Fact is, though, Quirk vol. 3 is coming this fall, and there are several reasons why this edition is special.

First, it contains the final year of continuity from the original Quirk webcomic.

Second, it contains a special story guest-written by Bruce Canwell -- Bruce is not just one of the geniuses behind IDW's Library of American Comics books, he's also written for both Marvel and DC, and some of you may recall a classic one-shot from the latter company called Batman Chronicles: The Gauntlet, in which Bruce and our mutual friend, artist Lee Weeks, told the never-before-revealed story of Dick Grayson's first adventure as Robin. Bruce is the Genuine Article, a real heavy hitter, and he writes my characters almost as well I do (though he's a nicer guy than I am, and so his story, "The Prunes of Ire," displays a level of good-heartedness that our normally crusty and cynical space-faring weiner-nose usually keeps well buried). 

Third, the volume will also include 19 pages of brand-new story material, created by me just for this book. And in 19 pages, somehow I've got to wrap up the whole "Earth-Lockhead" plot-line and set the boys up for the years ahead. I'll either succeed or I'll fail spectacularly, and either way it's sure to be worth checking out.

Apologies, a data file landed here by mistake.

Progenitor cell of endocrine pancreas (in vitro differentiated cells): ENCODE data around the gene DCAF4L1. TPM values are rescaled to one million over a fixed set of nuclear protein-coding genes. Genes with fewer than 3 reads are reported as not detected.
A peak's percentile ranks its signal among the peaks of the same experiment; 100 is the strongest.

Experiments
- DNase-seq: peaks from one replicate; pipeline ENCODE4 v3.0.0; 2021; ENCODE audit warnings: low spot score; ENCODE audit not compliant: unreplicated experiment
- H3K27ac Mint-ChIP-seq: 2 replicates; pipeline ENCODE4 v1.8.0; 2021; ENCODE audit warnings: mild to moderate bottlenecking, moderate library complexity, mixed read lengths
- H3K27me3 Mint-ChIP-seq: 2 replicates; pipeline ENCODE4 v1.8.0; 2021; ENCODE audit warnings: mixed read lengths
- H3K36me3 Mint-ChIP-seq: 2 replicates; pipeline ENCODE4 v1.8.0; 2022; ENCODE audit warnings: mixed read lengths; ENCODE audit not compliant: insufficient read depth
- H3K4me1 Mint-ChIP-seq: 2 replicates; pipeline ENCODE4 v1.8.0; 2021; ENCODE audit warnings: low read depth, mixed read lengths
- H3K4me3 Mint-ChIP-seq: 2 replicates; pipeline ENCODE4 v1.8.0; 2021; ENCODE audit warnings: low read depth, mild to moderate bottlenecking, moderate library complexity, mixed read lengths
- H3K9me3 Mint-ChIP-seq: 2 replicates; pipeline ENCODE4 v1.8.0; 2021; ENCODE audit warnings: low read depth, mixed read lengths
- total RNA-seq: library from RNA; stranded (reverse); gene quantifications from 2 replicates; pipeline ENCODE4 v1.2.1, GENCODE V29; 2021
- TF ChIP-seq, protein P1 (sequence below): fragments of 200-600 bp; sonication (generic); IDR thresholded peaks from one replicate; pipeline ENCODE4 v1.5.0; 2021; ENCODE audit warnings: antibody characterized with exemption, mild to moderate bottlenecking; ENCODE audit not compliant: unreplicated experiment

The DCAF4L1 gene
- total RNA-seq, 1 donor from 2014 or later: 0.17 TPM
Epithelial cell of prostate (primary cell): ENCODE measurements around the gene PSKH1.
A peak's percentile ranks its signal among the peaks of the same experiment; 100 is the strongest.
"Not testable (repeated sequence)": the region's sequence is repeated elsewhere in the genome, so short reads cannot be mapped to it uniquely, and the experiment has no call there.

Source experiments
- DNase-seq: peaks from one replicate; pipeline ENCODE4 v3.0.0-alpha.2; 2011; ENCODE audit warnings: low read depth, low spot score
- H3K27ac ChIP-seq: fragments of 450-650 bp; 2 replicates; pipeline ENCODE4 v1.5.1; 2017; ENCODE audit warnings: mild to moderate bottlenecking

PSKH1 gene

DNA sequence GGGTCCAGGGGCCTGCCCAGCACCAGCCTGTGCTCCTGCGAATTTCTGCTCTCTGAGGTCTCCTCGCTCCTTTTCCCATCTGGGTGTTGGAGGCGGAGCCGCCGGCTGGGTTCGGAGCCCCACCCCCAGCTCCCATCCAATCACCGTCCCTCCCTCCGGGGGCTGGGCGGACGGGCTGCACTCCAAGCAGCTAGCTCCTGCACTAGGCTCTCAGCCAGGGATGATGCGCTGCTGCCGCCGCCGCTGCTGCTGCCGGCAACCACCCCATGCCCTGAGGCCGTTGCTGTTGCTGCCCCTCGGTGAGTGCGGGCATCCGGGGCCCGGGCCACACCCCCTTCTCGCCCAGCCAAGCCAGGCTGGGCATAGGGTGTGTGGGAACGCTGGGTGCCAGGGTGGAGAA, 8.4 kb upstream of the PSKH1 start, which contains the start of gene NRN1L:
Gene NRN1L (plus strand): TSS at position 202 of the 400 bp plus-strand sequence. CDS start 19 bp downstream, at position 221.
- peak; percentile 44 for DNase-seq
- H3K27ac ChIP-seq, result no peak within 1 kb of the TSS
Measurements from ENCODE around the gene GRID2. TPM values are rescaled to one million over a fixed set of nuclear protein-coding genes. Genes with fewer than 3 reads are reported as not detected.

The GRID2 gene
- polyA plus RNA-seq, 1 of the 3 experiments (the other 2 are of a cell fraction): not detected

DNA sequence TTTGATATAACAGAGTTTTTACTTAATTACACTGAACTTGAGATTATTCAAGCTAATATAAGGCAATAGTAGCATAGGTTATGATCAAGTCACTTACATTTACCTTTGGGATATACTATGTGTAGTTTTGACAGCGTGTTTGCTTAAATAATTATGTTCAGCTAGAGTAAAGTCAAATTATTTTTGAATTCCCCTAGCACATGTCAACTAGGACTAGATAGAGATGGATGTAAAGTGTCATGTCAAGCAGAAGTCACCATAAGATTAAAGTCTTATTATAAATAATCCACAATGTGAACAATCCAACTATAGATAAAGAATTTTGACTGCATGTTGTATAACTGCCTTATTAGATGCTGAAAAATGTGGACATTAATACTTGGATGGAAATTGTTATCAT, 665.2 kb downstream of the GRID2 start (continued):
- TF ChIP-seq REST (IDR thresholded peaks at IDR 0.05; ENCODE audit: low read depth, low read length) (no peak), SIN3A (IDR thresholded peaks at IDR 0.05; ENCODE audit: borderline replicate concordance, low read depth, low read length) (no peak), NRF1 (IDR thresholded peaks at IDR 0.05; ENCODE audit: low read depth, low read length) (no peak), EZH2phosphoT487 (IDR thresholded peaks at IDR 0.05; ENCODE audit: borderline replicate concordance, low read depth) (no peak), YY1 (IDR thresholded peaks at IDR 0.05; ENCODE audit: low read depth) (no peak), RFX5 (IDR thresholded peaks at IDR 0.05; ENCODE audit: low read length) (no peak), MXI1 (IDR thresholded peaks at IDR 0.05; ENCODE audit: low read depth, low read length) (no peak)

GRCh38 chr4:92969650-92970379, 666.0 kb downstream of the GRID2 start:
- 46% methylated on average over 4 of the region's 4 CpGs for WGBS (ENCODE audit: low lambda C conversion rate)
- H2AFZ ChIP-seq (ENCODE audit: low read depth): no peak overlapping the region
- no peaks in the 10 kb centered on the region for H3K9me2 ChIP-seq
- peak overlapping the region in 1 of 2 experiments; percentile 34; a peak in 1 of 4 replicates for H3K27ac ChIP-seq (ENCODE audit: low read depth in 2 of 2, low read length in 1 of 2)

What, you haven't read Quirk before? Join the club! No, I mean join the legion of Fwoink Patrol members at Quirk's own website, found right here: There's lots to see, including details of the first two volumes of this series and the original B&W series that launched the character more than thirty years ago -- with more coming soon.

OK, I  think I got through that mostly without resorting to Stan Lee-isms. 'Nuff said!

-- Freder.

Thursday, April 10, 2014

Like Electric Sheep

In the end, Ridley Scott’s Blade Runner can be described easily as a movie about a man who comes to realize that Life is Sacred only after he’s killed Really Quite a Lot of People. 

I revisited the picture last night after more time away from it than I care to think about — more than a quarter of a century — because a copy of what they call “The Final Cut” turned up for three bucks at my local stupor-market. The words “Final Cut” in this case make me snicker: who really knows if Ridley Scott is done dicking around with this movie? I don’t think he knows. 

Scott was more or less vocal at the time about hating the release version of the picture: principally, its ending and the kind of Hammett-esque voice-over narration provided throughout by Harrison Ford. And true to that, really the main differences here between the release version and “The Final Cut” are centered on those two things. For the rest, Blade Runner is largely the same movie that it always was.

Thirty years of elapsed time may have clouded my memory here, but it seems to me that Ford has to chase Joanna Cassidy a while longer in “The Final Cut” before he successfully shoots her in the back, twice. It seems to me that the murder of Tyrell is somewhat grislier than it was in the release version; and it seems to me that there are some random insert shots of leather-clad dwarfs cavorting in the streets that were not in the release version. Except for the chase, these things have little or no impact on the movie and seem to have been tweaked with just so that Scott could say that he’d tweaked something.